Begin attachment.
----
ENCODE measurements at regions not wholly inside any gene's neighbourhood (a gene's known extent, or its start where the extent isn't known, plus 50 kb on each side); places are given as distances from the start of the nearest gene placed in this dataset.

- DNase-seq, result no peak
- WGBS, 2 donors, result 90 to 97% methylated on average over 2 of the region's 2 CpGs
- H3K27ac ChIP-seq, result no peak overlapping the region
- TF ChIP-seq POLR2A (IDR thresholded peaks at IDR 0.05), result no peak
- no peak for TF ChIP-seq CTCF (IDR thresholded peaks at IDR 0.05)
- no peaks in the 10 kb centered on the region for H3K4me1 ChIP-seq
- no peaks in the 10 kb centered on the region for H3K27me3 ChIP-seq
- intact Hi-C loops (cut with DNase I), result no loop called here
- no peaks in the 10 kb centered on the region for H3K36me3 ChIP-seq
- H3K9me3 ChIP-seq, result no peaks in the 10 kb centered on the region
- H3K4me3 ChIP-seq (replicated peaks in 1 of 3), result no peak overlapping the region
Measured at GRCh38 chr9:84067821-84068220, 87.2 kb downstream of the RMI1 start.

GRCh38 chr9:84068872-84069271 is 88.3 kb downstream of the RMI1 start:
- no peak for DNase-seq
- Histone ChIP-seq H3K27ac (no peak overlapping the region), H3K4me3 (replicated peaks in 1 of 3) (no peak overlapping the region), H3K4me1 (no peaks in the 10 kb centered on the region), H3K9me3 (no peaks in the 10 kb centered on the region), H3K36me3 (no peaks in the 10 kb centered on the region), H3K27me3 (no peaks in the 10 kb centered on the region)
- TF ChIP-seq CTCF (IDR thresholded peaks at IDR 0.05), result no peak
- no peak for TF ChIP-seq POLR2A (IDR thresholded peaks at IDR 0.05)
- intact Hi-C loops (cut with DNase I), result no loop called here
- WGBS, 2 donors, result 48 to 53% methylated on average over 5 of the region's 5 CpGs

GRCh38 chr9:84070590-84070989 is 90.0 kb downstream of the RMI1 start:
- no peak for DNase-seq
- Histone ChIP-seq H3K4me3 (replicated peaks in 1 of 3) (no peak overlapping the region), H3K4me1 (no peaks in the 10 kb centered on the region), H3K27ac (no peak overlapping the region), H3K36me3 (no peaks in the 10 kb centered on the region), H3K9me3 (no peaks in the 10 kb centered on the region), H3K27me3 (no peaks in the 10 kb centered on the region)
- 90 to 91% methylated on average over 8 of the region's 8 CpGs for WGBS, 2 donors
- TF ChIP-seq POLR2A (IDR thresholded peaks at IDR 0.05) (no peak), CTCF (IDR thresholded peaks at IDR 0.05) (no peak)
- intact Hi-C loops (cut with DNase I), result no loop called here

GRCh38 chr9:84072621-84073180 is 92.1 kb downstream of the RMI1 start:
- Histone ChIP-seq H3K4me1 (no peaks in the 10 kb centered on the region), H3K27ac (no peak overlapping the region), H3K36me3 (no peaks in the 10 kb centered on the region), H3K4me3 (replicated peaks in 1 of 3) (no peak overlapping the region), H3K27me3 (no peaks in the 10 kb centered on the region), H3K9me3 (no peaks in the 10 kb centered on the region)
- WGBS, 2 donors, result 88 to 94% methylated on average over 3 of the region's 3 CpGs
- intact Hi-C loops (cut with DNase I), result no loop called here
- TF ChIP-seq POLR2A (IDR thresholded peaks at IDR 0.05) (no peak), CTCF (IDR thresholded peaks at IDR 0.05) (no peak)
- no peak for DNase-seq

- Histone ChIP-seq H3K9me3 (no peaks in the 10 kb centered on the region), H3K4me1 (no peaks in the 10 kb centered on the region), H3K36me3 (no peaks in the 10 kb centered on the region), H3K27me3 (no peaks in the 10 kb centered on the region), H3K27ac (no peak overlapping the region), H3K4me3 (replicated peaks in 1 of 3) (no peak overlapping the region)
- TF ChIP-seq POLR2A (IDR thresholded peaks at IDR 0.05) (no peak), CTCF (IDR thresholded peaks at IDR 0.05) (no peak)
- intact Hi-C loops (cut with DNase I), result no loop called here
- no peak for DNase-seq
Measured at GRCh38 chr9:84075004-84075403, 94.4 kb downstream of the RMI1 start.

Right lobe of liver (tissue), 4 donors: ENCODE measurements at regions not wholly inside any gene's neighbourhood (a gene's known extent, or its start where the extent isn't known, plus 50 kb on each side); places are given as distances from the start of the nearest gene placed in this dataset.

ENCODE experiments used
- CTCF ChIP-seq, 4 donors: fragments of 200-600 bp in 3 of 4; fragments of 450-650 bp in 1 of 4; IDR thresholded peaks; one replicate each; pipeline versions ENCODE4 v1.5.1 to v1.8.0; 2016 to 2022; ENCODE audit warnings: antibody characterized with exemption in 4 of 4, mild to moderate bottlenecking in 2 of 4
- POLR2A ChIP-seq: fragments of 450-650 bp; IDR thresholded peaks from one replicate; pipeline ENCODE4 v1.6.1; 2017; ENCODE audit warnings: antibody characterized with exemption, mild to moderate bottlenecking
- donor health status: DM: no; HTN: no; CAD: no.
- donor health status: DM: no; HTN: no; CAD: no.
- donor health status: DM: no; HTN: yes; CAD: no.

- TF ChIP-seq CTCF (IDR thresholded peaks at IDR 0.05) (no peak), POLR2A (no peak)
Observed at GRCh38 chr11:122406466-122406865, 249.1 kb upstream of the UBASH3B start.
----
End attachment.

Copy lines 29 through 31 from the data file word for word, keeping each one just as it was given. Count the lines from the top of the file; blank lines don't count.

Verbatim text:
- WGBS, 2 donors, result 88 to 94% methylated on average over 3 of the region's 3 CpGs
- intact Hi-C loops (cut with DNase I), result no loop called here
- TF ChIP-seq POLR2A (IDR thresholded peaks at IDR 0.05) (no peak), CTCF (IDR thresholded peaks at IDR 0.05) (no peak)